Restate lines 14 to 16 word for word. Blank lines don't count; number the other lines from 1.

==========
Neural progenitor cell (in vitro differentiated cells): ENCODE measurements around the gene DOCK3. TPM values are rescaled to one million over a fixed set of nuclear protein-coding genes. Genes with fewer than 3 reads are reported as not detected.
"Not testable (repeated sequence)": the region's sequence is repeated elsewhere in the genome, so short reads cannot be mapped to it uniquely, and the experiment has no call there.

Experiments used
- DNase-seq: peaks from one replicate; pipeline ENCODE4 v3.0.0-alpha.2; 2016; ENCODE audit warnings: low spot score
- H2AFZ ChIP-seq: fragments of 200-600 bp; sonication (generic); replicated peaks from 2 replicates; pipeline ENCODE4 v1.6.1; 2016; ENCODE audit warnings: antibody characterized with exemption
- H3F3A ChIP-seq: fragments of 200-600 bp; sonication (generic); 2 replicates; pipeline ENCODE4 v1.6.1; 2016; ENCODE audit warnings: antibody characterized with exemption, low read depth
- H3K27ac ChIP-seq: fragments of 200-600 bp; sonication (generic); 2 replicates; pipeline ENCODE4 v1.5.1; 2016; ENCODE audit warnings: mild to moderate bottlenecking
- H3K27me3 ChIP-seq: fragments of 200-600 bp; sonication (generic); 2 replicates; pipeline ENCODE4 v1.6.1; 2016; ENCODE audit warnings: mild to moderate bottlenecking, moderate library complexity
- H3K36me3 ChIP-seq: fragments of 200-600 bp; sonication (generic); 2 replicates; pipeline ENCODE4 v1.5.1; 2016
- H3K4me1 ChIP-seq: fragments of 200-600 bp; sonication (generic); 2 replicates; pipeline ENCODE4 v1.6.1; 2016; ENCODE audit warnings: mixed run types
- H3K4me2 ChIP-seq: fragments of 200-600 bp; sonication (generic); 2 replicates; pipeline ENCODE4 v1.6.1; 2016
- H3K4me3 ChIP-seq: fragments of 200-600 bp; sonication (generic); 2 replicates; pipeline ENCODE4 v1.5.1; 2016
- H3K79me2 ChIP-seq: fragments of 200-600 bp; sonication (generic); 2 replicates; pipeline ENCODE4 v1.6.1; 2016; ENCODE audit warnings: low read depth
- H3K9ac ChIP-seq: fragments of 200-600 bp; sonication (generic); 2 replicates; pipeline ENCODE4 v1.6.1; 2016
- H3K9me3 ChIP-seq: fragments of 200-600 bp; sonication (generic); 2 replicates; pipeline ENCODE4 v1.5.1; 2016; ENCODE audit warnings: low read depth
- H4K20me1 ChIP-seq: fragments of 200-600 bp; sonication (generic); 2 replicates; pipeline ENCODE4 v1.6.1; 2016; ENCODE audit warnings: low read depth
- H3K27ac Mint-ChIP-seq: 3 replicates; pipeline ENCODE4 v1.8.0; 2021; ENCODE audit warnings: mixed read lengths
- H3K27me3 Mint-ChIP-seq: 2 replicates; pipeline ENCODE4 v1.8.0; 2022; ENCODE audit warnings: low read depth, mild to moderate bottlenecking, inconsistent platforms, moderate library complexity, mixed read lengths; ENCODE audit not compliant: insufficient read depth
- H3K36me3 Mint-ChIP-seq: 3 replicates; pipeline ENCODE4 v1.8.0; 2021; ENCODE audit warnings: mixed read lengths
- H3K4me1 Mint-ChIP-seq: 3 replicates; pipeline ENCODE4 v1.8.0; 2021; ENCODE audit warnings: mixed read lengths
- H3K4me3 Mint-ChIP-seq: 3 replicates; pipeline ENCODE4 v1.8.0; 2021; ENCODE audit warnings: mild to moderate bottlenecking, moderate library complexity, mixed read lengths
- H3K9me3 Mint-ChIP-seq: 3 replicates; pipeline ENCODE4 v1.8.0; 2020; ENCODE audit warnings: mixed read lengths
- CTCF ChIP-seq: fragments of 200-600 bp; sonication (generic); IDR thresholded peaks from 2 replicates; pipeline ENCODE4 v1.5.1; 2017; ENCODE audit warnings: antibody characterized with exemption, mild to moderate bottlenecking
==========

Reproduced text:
- H3K9ac ChIP-seq: fragments of 200-600 bp; sonication (generic); 2 replicates; pipeline ENCODE4 v1.6.1; 2016
- H3K9me3 ChIP-seq: fragments of 200-600 bp; sonication (generic); 2 replicates; pipeline ENCODE4 v1.5.1; 2016; ENCODE audit warnings: low read depth
- H4K20me1 ChIP-seq: fragments of 200-600 bp; sonication (generic); 2 replicates; pipeline ENCODE4 v1.6.1; 2016; ENCODE audit warnings: low read depth